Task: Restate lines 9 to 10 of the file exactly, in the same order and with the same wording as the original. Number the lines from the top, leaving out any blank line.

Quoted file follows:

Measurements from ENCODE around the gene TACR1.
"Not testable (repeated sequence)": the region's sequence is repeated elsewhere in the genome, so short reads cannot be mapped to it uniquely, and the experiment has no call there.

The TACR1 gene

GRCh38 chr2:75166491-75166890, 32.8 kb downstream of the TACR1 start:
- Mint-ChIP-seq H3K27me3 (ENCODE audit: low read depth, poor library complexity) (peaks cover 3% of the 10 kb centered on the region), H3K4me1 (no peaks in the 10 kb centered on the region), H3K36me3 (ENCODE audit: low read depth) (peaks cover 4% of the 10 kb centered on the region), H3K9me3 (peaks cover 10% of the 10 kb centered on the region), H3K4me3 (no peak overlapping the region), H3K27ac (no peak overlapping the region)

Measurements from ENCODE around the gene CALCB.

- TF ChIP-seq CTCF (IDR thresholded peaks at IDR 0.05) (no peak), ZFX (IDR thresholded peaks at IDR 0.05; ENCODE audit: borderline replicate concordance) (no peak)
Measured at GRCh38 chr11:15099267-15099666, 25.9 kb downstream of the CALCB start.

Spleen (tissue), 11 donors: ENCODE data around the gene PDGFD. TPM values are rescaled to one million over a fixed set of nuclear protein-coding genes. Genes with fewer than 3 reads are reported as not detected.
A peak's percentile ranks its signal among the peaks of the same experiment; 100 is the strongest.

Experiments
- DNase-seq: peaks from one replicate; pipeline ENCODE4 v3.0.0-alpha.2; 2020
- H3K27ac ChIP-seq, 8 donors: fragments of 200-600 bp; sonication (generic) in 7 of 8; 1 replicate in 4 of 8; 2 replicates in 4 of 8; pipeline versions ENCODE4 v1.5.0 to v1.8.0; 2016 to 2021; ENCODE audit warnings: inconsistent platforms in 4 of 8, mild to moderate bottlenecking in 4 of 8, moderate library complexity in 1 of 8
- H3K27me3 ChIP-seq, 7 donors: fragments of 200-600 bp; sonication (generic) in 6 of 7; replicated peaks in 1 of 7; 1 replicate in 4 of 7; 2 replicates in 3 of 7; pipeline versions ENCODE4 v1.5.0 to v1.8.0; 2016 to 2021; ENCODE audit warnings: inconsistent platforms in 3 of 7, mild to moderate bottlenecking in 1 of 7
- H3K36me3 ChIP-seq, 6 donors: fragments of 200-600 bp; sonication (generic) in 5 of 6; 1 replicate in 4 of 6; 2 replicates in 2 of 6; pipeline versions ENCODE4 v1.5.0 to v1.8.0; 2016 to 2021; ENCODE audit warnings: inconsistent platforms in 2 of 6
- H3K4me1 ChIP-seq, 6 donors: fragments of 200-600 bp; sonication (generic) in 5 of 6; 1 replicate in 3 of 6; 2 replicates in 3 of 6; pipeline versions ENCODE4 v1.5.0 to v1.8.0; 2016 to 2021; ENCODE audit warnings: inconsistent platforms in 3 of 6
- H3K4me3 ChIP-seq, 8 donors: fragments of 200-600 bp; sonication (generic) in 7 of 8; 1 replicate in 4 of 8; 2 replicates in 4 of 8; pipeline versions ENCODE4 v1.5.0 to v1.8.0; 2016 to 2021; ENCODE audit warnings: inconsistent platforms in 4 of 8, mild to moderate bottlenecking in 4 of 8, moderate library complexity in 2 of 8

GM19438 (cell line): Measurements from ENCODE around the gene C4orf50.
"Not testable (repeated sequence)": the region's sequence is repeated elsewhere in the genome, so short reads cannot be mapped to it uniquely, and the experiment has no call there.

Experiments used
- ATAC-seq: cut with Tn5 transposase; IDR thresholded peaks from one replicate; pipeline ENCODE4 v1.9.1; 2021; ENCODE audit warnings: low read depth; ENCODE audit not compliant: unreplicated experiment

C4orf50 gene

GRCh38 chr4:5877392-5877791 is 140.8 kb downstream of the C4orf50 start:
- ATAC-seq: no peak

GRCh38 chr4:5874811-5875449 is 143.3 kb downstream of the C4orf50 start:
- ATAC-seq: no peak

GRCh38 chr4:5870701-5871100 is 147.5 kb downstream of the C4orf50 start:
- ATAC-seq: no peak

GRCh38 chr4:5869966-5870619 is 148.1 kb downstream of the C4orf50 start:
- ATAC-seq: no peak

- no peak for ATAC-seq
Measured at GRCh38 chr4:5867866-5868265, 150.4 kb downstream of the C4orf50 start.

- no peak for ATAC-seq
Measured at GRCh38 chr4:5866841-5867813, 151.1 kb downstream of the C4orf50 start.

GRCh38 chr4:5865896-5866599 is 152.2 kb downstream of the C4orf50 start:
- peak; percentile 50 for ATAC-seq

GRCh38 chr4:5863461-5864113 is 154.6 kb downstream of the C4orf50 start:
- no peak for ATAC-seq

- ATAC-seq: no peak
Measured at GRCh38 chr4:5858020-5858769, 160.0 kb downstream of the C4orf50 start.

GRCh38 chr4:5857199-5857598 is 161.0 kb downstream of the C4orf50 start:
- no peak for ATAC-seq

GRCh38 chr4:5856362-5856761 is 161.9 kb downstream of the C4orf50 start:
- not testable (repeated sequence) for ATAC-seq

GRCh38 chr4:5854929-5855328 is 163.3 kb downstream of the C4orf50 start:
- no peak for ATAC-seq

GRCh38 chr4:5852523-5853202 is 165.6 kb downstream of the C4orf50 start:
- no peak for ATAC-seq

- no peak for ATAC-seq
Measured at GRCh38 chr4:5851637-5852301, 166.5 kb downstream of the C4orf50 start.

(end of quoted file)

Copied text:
Spleen (tissue), 11 donors: ENCODE data around the gene PDGFD. TPM values are rescaled to one million over a fixed set of nuclear protein-coding genes. Genes with fewer than 3 reads are reported as not detected.
A peak's percentile ranks its signal among the peaks of the same experiment; 100 is the strongest.